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Decreasing-term life insurance

What is decreasing term life insurance?

published: 22 December 2020
Read time: 5 minutes

Decreasing-term is a cheaper form of life insurance where the pay-out reduces as the end of the term approaches

Decreasing-term life insurance is a cheaper form of policy that pays out less as time goes on. If you pass away near the beginning of the insurance term, your loved ones will receive more money than if you pass away near the end. Because the sum insured decreases over time, monthly premiums tend to be much lower for decreasing-term life insurance policies.

What is decreasing-term life insurance for?

Decreasing-term life insurance is usually taken out to ensure a specific debt is covered – usually a mortgage. If you’re steadily paying off your mortgage, in the event of your death your dependants would need less money to cover what remains of it as time goes on.

Decreasing-term life insurance ensures that if you die, your loved ones won’t have to face the stress of paying off your outstanding debts – or even having to move home – at an already difficult time.

Many mortgage lenders actually insist that you have a life insurance policy in place before they’ll agree to lend you money for this very reason.

Decreasing-term life insurance is no use if you have an interest-only mortgage – for instance, on a buy-to-let property. Interest-only mortgages require you to pay back the full sum at the end of the term, and they’re unlikely to be covered by a decreasing term life insurance policy.

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How does decreasing-term life insurance work?

You buy decreasing-term life insurance for a specific period of time – the ‘term’. You then pay premiums on a monthly or annual basis, and the amount the policy pays out falls as the term goes on, also either month by month or year by year. By the end of the term, the amount paid out falls to zero.

If you’re using your decreasing-term policy to cover a mortgage, the term will probably last as long as the mortgage does – so your loved ones will always have enough to keep the house.

Because the decreasing structure makes your policy less expensive to insurers, buying decreasing-term life insurance is often much cheaper than ordinary level-term insurance, where the payout doesn’t fall as the term goes on.

What’s the difference between level-term and decreasing-term life insurance?

Level-term and decreasing-term are the two main types of life insurance. With the former, you pick how long you want insurance to last for and how much you want it to pay out. If you pass away at any time during that term, your loved ones will receive the full amount.

Decreasing-term life insurance is different: it usually has the same value as a loan – for instance, a mortgage – and its value falls as you pay off your debt.

However, you can still set the term of your policy however you want, and there are other reasons you might want to buy decreasing-term insurance. For instance, parents might want an insurance policy which grants their children a larger sum if you pass away while they’re young – but which pays less when they’re older and more financially independent.

Can I get critical illness cover with decreasing-term life insurance?

As with all types of life insurance, it’s possible to add critical illness cover to a decreasing-term policy – but your premiums will rise to reflect this extra level of insurance.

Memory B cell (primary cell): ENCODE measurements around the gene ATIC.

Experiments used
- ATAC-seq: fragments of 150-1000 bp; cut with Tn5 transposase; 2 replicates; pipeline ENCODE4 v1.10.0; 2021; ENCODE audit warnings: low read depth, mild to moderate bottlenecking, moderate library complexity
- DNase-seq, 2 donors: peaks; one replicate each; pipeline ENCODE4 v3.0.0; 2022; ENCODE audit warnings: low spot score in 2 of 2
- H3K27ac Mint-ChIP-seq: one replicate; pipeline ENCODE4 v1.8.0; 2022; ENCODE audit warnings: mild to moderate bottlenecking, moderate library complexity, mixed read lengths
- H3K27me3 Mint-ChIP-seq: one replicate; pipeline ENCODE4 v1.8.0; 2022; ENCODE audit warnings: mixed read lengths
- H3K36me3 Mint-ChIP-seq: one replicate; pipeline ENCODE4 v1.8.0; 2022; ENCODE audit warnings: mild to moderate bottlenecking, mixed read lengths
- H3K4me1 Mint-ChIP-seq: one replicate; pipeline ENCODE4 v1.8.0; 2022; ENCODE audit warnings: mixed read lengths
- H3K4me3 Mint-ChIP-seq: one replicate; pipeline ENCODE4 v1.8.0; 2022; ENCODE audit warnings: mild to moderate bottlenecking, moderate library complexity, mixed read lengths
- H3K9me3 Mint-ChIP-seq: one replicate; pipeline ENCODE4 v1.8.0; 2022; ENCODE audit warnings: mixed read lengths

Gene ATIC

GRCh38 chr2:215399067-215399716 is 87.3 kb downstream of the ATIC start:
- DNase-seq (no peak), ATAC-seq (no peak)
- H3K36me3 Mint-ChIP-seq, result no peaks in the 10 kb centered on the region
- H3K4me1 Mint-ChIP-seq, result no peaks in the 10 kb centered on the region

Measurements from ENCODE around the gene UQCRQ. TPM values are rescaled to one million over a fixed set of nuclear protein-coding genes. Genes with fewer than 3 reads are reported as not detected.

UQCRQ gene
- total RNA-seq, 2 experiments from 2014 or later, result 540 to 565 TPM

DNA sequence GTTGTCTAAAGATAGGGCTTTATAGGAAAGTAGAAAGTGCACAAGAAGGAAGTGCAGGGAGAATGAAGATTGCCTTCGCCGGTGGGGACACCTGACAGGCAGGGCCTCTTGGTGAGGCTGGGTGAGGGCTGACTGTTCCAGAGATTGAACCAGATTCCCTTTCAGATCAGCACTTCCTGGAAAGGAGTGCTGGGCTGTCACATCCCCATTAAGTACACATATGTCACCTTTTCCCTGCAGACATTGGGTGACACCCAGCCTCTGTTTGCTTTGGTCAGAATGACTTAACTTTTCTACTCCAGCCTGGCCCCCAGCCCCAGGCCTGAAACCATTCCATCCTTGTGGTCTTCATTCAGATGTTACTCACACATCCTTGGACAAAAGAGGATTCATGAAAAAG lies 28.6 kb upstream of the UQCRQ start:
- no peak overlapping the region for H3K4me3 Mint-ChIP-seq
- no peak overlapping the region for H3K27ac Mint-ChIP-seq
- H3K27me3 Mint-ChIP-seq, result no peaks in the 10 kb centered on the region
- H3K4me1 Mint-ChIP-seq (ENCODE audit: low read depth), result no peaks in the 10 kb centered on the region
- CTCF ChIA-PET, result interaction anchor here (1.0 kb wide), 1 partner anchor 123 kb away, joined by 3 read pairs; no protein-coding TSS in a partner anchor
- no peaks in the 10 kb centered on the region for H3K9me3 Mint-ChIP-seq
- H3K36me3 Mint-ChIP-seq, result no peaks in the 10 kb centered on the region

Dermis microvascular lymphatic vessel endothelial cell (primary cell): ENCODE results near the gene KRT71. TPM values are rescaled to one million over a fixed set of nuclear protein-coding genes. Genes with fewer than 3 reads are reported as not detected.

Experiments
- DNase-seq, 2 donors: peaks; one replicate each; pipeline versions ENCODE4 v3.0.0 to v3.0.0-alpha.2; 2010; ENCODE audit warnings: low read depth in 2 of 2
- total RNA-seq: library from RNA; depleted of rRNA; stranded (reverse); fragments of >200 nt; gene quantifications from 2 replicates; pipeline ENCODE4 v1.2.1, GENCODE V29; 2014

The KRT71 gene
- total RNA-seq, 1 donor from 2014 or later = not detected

Critical illness covers you against the risk of falling seriously ill and being unable to meet your financial commitments. It pays out a tax-free lump sum if you’re diagnosed with an illness specified on your policy.

What are the pros and cons of decreasing-term life insurance?

Whether or not a decreasing-term life insurance policy is right for you will depend on your situation and your priorities, so weigh up the advantages and disadvantages before you buy.

Some good reasons to get a decreasing term policy include:

  • The price: Decreasing-term life insurance is often much cheaper than level-term. It could be right for you if you’re on a tight budget but still want to protect your loved ones from financial problems if you pass away

  • To protect your mortgage: If you don’t have any dependents, a decreasing-term policy can still protect your mortgage – and some lenders will insist you have some kind of life insurance before they offer you one

However, decreasing_term life insurance also has some drawbacks. These include:

  • Decreasing value: The amount your policy pays out will decrease with time. This means that if you’re towards the end of your term, you’ll still be paying the same premiums – but for much less reward

  • No maturity value: Because the value of your policy steadily falls to zero, if you survive past the end of the term there’s no chance of a payout when it matures

How can I find cheap decreasing-term life insurance?

The best way to get a good deal on life insurance is to use a price comparison site like MoneySuperMarket. Our price comparison engine searches through a range of leading insurance providers so you have all the best deals at your fingertips. That way, you’ll be able to weigh up the pros and cons of each provider’s policy and find a deal that works for you.

Comparing life insurance policies is quick and easy. Just tell us what size a sum you want insured and how long you want the policy to last. You’ll also be asked a few questions about your personal circumstances and health. It’s important that you’re honest – if you don’t tell the truth, it could invalidate your policy. Once you’ve given us your info, we’ll do the rest – and you can see how much you could save.

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